This brings us to a critical issue in this case: What about the timecards which Evans says are kept for 5 or 10 years? These records would establish whether in fact Bush's record in January was as inferior to that of the other employees as Evans declared. To be sure, the cards are in the Company's possession, and it could have produced them. However, it produced definitive testimony from Evans as to his motivation, and it is under no legal duty to produce substantiating documentation. General Counsel could have subpoenaed the records if he chose to challenge the bona fides of Evans' representation. In my view the timecards hold the key to the case, for, if they do not support Evans in this regard, I would view the scales as tipping in Bush's favor. To be sure, the Trial Examiner also has power to call witnesses and to require the production of evidence. Yet a Trial Examiner's function is to judge the case, not to prosecute it or defend it. After brief hesitation, not reflected on the record, I decided not to call for the timecards. This is an area in which, I am sure, other Trial Examiners as well as I would welcome the guidance of the Board. If in the Board's judgment the Trial Examiner in a case of his nature should himself call for the production of the documents, this case should be remanded. In its present posture, however, while I am by no means free of doubt, I would dismiss the complaint for failure of General Counsel to sustain his burden of proof.


In a footnote, the Trial Examiner also stated that:


I am left with a nagging doubt as to why Evans stressed "tardiness" rather then "absenteeism" in his letter to the state authorities only a few weeks after Bush's discharge. Apparently Bush was guilty of both offenses, but tardiness was a matter of which others were also guilty. Both matters go to reliability in attendance, but Evans' letter is most specific as to "lateness."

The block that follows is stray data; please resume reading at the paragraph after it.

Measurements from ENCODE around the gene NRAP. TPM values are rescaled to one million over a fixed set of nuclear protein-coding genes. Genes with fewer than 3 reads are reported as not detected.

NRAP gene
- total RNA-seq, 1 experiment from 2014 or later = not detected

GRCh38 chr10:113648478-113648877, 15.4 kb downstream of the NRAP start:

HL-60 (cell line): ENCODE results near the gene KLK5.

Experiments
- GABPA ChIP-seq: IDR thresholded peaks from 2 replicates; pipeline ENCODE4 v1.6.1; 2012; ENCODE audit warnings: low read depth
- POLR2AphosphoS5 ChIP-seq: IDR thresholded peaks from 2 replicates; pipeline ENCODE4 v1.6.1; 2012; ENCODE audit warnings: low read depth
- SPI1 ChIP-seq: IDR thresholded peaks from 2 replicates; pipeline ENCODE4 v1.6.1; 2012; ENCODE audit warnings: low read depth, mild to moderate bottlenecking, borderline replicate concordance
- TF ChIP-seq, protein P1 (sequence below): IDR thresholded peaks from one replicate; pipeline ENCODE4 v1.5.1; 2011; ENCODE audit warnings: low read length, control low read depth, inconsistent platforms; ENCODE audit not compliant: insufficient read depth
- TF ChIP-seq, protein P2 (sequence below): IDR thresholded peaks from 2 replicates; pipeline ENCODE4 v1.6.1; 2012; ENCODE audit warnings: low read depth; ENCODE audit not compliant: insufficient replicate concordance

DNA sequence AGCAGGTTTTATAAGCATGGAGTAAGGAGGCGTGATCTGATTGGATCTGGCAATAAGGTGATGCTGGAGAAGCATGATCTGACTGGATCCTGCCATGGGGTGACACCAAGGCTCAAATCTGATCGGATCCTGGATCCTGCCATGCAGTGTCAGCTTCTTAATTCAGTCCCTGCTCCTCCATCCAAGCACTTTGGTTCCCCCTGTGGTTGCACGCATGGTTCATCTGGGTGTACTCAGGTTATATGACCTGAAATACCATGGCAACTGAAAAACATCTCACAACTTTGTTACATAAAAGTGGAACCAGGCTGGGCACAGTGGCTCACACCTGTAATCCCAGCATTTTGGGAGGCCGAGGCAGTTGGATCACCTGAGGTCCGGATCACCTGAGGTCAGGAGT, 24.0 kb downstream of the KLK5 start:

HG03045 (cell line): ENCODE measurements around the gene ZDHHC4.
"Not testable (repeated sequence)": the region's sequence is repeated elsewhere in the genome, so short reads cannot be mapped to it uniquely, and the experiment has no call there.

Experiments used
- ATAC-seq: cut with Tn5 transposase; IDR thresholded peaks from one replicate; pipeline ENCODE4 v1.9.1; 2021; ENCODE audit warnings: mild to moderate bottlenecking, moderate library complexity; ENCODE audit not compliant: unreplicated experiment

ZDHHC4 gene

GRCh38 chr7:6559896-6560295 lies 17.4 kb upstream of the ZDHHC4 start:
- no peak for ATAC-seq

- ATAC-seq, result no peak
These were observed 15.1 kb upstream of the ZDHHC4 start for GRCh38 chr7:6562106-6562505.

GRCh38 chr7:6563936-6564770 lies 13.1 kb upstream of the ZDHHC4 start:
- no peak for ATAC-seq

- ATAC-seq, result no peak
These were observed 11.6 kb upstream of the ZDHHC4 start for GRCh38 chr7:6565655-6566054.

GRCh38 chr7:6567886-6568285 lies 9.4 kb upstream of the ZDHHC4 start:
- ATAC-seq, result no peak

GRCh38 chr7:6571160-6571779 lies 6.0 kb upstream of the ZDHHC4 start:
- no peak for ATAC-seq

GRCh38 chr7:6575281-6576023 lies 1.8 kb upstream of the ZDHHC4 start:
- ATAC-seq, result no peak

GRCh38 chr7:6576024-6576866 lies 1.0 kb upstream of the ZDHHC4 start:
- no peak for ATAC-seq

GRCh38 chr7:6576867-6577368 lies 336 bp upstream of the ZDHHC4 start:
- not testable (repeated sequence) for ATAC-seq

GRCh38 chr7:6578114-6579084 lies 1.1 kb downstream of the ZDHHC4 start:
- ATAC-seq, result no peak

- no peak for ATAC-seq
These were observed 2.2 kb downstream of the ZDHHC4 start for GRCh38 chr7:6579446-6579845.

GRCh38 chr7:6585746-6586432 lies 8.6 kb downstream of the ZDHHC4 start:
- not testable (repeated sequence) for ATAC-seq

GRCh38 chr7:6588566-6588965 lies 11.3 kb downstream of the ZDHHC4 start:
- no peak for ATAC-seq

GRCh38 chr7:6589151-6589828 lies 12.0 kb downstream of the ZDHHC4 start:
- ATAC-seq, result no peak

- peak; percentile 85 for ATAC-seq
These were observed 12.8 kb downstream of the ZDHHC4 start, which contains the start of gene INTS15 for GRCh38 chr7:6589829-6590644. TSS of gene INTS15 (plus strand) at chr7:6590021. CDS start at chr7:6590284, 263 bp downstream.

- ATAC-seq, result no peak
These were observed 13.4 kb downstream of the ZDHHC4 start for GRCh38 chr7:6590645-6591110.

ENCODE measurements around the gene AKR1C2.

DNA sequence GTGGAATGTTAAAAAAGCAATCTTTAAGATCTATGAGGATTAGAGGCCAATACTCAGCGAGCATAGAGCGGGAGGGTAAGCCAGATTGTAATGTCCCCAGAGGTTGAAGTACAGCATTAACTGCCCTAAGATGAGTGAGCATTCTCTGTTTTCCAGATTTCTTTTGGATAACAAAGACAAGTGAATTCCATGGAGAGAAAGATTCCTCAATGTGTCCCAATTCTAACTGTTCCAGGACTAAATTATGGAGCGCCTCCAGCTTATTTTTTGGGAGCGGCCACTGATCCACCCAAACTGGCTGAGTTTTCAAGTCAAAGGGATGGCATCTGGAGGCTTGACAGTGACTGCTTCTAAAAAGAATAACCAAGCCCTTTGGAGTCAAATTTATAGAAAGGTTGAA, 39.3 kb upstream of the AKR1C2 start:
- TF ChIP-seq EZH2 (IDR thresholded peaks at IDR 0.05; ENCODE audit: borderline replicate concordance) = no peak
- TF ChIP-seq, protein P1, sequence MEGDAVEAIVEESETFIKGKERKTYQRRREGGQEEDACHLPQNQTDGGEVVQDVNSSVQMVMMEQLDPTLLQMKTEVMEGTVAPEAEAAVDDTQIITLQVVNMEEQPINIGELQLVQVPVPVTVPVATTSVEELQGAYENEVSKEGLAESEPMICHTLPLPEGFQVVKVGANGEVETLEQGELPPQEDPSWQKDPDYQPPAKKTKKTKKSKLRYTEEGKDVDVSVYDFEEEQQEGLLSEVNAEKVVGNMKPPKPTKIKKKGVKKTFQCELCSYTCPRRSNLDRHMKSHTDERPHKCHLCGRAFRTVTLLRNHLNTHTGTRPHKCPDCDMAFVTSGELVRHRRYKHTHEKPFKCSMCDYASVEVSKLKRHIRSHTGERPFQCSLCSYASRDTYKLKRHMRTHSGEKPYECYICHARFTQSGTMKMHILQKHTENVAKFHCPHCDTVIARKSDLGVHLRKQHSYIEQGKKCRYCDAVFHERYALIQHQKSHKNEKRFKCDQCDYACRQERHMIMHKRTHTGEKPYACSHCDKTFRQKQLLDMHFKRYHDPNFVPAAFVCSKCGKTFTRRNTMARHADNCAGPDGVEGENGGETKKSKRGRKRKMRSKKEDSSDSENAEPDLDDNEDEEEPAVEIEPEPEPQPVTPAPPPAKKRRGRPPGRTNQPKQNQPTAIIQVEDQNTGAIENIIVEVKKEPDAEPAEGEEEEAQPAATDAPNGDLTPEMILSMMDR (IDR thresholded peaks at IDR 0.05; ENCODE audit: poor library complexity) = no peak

The Board declined to provide the procedural direction which the Trial Examiner apparently sought. Instead it relied upon testimony in addition to that discussed by the Trial Examiner, and stated that:


[t]he evidence is clear that Respondent tolerated among other employees a considerable amount of tardiness and absenteeism. It has failed to show that, in comparison with other employees, Bush's absenteeism and tardiness record was greater than other employees'. [Footnote omitted.] Further, Respondent has failed to document the extent of the tardiness. We know not the reasons for the absences or whether the alleged tardiness was only a few minutes or several hours.


We, too, find it unnecessary to discuss the evidentiary issue raised by the Trial Examiner, although we observe that, when it would be natural under the circumstances for a party to introduce documents in his possession and he fails to do so, his failure may invoke an adverse inference. C. McCormick, Evidence Sec. 249 (1954); II J. Wigmore, Evidence Secs. 285, 291 (3d ed. 1940).


Enforcement granted.

WEICK, Circuit Judge (dissenting):


The Trial Examiner, who heard the witnesses and observed their demeanor, after holding that the General Counsel had established a prima facie case, found that it was rebutted by the testimony of Evans which he credited, and recommended a dismissal of the complaint. He stated:


"To state that inferences are permissible and that a prima facie case exists is not to say, however, that they are inescapable, and that a finding must be made. In my judgment Evans' testimony concerning Bush's attendance in January rebutted the prima facie case. I was impressed not only with the amount of time Bush missed but also with Evans' testimony that absenteeism was not a problem with any other employee. At this point, it seems to me, the burden of going forward with the evidence reverted to General Counsel. I found Evans a credible witness in his testimony, and, in the absence of further evidence, I would dismiss the complaint.2 " (footnote in Majority Opinion).